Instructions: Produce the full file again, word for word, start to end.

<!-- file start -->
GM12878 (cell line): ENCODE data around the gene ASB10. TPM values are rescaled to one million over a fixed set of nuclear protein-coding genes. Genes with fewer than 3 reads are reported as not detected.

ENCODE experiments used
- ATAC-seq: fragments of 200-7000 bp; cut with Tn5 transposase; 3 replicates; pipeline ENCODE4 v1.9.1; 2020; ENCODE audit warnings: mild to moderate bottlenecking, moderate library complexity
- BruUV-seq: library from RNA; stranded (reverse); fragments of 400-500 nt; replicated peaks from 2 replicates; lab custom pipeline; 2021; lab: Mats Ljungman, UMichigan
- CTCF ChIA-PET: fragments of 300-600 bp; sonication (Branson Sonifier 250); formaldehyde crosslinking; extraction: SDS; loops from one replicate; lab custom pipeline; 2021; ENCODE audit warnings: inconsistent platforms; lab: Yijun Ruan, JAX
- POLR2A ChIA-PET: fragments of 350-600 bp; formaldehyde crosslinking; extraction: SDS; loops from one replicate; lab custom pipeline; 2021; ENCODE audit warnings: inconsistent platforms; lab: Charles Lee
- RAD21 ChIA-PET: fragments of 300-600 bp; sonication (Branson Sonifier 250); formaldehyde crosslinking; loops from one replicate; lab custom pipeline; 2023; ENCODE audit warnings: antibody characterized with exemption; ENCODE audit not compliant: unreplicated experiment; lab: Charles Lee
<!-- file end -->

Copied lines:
GM12878 (cell line): ENCODE data around the gene ASB10. TPM values are rescaled to one million over a fixed set of nuclear protein-coding genes. Genes with fewer than 3 reads are reported as not detected.

ENCODE experiments used
- ATAC-seq: fragments of 200-7000 bp; cut with Tn5 transposase; 3 replicates; pipeline ENCODE4 v1.9.1; 2020; ENCODE audit warnings: mild to moderate bottlenecking, moderate library complexity
- BruUV-seq: library from RNA; stranded (reverse); fragments of 400-500 nt; replicated peaks from 2 replicates; lab custom pipeline; 2021; lab: Mats Ljungman, UMichigan
- CTCF ChIA-PET: fragments of 300-600 bp; sonication (Branson Sonifier 250); formaldehyde crosslinking; extraction: SDS; loops from one replicate; lab custom pipeline; 2021; ENCODE audit warnings: inconsistent platforms; lab: Yijun Ruan, JAX
- POLR2A ChIA-PET: fragments of 350-600 bp; formaldehyde crosslinking; extraction: SDS; loops from one replicate; lab custom pipeline; 2021; ENCODE audit warnings: inconsistent platforms; lab: Charles Lee
- RAD21 ChIA-PET: fragments of 300-600 bp; sonication (Branson Sonifier 250); formaldehyde crosslinking; loops from one replicate; lab custom pipeline; 2023; ENCODE audit warnings: antibody characterized with exemption; ENCODE audit not compliant: unreplicated experiment; lab: Charles Lee